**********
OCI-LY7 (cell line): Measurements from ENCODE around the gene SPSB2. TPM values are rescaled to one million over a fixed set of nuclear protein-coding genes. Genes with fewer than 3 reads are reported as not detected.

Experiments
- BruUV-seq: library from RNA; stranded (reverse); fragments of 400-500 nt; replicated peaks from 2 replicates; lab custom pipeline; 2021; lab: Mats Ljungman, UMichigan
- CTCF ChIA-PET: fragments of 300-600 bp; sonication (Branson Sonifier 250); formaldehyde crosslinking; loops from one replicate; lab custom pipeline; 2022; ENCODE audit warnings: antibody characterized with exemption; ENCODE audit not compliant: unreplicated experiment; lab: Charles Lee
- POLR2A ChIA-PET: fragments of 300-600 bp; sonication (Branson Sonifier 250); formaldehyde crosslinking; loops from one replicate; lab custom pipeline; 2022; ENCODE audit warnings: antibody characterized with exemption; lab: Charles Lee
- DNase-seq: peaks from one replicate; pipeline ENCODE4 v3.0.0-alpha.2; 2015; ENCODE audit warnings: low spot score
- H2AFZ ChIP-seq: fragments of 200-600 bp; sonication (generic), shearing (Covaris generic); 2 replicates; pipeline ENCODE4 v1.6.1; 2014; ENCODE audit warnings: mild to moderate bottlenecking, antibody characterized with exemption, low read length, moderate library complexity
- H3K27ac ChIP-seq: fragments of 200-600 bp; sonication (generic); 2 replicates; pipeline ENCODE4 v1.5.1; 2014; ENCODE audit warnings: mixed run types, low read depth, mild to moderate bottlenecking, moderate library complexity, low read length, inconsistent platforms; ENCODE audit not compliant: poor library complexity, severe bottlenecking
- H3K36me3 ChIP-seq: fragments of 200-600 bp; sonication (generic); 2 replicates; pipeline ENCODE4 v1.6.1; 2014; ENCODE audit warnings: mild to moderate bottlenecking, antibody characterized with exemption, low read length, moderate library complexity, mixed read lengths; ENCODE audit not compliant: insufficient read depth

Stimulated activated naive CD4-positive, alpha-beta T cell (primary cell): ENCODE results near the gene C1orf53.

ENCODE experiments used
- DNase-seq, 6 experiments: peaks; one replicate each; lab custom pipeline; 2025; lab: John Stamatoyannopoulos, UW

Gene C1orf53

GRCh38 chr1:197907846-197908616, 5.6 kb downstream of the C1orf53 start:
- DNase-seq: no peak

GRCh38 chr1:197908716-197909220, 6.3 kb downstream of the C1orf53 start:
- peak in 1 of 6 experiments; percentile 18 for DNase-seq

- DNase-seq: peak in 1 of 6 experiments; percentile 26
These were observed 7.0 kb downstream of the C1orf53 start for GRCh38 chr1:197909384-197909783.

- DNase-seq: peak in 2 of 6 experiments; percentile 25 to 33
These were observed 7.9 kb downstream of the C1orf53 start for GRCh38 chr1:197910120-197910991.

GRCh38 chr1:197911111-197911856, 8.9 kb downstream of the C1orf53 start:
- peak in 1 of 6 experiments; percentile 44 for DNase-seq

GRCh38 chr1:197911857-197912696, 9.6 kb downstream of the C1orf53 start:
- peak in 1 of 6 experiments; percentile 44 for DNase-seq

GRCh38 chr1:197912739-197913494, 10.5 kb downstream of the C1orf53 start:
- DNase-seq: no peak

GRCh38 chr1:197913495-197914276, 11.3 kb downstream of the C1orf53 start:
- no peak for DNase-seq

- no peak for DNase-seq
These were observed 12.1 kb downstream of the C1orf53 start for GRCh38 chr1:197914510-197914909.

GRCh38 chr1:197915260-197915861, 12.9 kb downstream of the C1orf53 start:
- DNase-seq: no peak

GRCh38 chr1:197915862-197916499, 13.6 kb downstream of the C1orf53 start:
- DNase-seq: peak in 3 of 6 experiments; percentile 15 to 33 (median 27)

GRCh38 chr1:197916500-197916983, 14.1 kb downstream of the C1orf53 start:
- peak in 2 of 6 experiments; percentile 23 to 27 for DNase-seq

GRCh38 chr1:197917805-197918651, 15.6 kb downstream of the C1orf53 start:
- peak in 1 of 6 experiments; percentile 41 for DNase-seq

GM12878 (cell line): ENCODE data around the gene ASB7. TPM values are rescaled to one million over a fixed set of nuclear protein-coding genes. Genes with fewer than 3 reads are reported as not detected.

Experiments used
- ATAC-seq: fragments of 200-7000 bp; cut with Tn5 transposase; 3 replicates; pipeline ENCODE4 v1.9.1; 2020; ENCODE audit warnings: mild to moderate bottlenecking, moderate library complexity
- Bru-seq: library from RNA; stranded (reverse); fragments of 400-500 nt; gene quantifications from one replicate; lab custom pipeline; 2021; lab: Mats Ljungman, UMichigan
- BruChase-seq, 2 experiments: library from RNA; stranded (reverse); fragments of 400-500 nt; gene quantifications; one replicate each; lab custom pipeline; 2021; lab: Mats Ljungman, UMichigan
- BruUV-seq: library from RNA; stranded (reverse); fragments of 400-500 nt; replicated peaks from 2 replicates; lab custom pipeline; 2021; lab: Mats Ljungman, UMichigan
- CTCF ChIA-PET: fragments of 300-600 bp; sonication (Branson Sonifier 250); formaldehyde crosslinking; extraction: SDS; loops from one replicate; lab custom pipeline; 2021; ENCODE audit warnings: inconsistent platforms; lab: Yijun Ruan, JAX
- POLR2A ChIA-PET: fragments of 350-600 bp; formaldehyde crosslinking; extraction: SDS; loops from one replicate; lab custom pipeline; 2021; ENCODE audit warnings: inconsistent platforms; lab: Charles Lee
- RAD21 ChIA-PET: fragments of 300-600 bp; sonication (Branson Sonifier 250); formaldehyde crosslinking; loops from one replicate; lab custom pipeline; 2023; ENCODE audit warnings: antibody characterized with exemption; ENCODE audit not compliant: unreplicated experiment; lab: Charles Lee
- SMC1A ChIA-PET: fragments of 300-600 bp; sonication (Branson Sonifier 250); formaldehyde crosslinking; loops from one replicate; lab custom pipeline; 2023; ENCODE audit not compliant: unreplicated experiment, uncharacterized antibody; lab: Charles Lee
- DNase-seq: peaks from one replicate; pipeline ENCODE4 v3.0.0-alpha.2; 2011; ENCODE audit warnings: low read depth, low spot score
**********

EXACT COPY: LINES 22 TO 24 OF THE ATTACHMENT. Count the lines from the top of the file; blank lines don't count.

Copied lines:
GRCh38 chr1:197911111-197911856, 8.9 kb downstream of the C1orf53 start:
- peak in 1 of 6 experiments; percentile 44 for DNase-seq

GRCh38 chr1:197911857-197912696, 9.6 kb downstream of the C1orf53 start: